But it still wasn't zero. Powerade had a unique weapon against goliath. While kids might seek to be aspirational and drink what athletes drink, beverage marketers know that moms buy the products. And in the age of obesity, zero means a lot, not only to moms but to those battling the bulge at gyms.
Through the third quarter of 2010, Powerade Zero sales have grown 69 percent this year, according to Nielsen AMC.
"Our consumers are overwhelmingly positive about ZERO," Guss said. "The average gym goer doesn't need to take in calories and it absolutely does it job to replenish."
While Gatorade did cut calories and produced G2, brand officials have remained steadfast that they won't go any further.
"Our competitor is appealing to a different consumer with this offering," said Gatorade spokesperson Jennifer Schmit. "Since our target is competitive athletes, we are offering a range of options to meet their needs before, during and after athletic activity. We believe, and current science would support, that athletes need calories in the form of carbohydrates to help fuel working muscles during training and competition."
Make no mistake, Gatorade still has a huge lead.
It's core Gatorade product over the last year has grossed $827 million, according to Symphony/IRI.
Compare that to Powerade, whose ION4 and ZERO combined for $685 million in sales.
But there's certainly more pressure on the Gatorade brand than ever before. The brand's message is that success will come by talking to the athlete instead of the casual drinker.
"As inventor of and dominant leader in the sports drink category, this year Gatorade evolved the category to meet more athlete needs with the introduction of G Series and G Series Pro," Schmit said. "We're very encouraged by the positive reaction athletes have had to the new G Series, and our launch communications have been successful in delivering strong awareness and attention for our new innovation. We will continue to innovate based on science to meet the needs of a broader range of athletes, across more occasions, which will profitably fuel our business and deliver future growth."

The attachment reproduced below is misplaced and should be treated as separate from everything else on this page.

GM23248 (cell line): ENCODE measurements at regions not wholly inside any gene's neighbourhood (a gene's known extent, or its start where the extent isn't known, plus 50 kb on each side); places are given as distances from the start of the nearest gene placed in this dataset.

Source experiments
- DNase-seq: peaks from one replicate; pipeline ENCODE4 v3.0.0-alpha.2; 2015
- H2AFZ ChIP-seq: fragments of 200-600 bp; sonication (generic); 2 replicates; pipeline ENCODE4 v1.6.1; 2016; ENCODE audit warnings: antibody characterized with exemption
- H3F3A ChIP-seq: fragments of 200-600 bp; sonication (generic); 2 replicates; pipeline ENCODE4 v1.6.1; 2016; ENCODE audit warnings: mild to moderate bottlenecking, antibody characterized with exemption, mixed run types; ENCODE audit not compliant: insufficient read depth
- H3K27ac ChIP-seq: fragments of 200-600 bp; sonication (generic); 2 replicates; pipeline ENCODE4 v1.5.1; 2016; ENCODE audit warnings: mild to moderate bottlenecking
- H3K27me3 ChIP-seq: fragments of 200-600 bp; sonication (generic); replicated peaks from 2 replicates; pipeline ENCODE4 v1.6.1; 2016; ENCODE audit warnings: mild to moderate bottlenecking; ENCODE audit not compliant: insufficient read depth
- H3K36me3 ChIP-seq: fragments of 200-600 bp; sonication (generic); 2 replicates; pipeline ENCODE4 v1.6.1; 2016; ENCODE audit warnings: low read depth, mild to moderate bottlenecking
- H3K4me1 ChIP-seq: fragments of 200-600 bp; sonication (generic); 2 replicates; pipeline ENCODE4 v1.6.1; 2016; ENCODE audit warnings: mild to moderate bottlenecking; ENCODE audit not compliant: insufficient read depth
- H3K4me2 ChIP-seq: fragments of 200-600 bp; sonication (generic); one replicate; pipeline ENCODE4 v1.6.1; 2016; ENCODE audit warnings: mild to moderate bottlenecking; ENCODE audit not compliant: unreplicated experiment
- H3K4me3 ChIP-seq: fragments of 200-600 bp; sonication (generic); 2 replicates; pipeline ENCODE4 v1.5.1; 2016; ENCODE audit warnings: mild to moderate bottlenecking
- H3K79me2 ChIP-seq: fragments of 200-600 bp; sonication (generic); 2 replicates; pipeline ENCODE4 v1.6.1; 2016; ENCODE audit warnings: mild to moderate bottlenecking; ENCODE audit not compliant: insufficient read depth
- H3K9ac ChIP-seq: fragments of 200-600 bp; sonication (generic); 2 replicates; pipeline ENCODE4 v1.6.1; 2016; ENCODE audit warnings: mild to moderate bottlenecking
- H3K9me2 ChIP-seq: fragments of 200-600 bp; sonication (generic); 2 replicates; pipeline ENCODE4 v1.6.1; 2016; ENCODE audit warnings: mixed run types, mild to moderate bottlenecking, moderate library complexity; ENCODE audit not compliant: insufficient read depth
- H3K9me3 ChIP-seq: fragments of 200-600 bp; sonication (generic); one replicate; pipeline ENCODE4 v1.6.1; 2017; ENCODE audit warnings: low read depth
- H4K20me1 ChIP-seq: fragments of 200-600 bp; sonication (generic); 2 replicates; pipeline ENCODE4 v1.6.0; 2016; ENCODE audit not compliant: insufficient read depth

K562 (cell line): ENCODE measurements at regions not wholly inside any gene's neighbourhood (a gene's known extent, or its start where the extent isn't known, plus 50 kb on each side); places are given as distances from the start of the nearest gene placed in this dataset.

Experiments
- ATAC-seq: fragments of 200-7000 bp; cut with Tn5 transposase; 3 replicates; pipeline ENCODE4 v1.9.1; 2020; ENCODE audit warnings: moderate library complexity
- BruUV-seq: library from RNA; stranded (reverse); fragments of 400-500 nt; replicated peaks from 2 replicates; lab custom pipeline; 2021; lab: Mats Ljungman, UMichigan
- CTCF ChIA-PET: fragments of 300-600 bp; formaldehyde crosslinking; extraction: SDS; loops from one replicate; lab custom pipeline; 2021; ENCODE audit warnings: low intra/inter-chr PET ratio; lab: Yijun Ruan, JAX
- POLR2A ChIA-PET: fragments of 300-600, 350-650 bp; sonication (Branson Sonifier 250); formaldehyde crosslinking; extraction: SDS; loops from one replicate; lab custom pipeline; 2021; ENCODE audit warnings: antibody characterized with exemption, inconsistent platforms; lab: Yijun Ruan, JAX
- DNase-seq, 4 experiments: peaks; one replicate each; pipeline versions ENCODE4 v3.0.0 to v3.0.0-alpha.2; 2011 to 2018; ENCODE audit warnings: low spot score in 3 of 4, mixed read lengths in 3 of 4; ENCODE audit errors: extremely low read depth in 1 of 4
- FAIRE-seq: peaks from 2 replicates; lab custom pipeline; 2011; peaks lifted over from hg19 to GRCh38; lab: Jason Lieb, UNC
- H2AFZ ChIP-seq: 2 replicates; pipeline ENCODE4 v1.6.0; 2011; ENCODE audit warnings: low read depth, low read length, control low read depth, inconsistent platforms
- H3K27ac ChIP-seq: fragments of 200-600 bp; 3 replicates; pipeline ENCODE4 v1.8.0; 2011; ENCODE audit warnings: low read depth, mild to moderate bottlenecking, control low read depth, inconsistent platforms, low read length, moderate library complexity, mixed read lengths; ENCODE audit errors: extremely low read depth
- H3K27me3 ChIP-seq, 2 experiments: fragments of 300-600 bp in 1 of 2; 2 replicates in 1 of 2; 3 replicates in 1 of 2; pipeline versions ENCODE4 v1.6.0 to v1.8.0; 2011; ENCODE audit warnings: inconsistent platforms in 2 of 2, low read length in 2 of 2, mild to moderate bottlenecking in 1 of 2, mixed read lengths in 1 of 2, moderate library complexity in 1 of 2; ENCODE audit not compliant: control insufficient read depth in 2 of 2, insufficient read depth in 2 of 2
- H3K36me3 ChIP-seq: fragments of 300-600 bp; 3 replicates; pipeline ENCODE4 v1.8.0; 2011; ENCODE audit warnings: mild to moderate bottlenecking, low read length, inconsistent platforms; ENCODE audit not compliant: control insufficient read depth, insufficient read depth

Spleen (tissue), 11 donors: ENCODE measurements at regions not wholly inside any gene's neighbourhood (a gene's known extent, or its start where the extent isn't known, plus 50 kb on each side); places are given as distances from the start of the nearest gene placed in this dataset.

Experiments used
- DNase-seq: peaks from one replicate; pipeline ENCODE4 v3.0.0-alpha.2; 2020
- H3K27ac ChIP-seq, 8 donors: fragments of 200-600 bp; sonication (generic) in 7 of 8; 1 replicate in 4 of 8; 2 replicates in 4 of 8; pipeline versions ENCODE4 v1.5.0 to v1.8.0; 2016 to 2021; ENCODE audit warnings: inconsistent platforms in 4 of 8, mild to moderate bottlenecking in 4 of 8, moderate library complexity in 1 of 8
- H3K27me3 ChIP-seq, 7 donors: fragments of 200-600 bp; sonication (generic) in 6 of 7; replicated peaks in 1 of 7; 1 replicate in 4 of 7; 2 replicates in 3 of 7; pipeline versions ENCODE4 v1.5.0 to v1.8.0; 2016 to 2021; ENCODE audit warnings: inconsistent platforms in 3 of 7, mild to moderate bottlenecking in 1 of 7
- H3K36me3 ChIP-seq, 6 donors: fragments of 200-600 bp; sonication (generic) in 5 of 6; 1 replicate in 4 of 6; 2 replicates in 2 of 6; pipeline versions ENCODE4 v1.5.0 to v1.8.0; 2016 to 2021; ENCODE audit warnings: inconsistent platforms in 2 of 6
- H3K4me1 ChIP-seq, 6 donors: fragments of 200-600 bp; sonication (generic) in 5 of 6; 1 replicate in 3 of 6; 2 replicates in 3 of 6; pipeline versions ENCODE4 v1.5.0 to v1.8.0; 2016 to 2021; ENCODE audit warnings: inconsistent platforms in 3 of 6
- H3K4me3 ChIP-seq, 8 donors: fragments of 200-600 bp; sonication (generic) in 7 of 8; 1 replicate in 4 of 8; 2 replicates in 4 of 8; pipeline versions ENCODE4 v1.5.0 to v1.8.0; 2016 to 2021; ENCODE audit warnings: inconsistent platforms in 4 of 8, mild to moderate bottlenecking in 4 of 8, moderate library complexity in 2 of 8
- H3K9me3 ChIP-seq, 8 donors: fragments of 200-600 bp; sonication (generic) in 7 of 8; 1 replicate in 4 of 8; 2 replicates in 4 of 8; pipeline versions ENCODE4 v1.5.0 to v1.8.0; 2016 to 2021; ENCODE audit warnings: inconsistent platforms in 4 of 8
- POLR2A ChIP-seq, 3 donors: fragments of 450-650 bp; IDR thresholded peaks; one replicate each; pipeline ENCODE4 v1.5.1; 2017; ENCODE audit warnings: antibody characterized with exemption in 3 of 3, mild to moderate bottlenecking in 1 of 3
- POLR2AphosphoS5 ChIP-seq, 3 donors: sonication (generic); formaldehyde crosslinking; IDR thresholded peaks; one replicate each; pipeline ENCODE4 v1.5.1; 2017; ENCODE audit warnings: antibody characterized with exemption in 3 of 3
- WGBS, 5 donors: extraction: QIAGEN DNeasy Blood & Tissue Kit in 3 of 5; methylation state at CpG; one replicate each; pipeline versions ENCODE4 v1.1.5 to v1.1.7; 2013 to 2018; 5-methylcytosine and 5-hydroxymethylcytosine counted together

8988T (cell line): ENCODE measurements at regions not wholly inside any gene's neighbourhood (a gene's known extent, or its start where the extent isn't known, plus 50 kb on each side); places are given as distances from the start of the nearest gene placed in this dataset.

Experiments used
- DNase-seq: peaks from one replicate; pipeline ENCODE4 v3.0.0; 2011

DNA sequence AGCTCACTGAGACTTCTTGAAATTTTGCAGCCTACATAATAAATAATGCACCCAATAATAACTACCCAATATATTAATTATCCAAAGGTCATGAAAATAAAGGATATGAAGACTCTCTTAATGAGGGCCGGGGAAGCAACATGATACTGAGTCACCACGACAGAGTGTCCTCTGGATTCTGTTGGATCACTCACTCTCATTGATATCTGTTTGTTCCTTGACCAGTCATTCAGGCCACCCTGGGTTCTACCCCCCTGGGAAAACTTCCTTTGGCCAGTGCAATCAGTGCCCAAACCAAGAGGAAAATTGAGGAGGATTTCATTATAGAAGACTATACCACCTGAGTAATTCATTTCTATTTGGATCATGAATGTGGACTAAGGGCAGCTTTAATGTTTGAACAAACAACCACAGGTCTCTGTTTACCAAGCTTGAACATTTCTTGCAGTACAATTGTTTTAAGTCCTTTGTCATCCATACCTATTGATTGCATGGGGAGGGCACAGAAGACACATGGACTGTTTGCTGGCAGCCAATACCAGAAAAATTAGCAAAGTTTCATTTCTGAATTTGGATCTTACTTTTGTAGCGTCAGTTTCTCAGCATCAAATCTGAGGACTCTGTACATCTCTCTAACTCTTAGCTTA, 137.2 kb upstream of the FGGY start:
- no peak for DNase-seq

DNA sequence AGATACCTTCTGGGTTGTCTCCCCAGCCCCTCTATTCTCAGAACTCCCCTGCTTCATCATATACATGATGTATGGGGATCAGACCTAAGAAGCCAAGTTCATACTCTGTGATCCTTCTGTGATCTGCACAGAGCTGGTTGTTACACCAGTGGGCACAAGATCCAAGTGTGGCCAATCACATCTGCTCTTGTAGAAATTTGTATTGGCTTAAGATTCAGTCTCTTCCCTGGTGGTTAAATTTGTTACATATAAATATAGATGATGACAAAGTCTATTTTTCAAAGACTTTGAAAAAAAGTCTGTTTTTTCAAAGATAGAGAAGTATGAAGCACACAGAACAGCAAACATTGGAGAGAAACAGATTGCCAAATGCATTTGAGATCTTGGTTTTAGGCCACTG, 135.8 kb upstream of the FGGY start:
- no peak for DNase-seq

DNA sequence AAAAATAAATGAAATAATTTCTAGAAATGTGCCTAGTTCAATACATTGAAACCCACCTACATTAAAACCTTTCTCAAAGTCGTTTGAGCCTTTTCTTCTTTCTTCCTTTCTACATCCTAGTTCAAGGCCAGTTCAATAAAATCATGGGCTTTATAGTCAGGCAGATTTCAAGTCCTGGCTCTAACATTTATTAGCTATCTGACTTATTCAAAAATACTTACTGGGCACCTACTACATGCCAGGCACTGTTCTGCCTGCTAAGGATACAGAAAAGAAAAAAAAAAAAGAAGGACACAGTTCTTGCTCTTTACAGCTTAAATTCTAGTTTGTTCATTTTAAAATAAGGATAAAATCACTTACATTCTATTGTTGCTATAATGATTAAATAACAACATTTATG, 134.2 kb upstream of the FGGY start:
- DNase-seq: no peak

But is that the right strategy? Does the general population see themselves as competitive athletes? Only time will tell.
What's interesting is that Powerade hasn't relied on huge endorsers to get to get to its highest market share ever. Ryan Howard, Derrick Rose, Chris Paul and Chris Johnson don't exactly compare to the arsenal that Gatorade has, nor the names that its brand brother Vitaminwater has amassed in recent years. In fact, two and a half years ago, Coke made the decision to shift LeBron James from the Powerade stable, where he had been since his rookie season in 2003, to Vitaminwater.
It's not like Powerade isn't a priority at Coke. Vitaminwater just yielded NCAA championship rights to Powerade and the brand does sponsor two NBA teams (the Knicks and Jazz), 12 Major League Baseball teams, Little League and Pop Warner. But it's fair to say that the Powerade's gains doesn't come from anything blatantly obvious from the marketing side.
It's not about a new athlete or a new bottle. It's about the offering. That's probably what's most scary to the folks at PepsiCo's Gatorade, who are being legitimately challenged for the first time ever.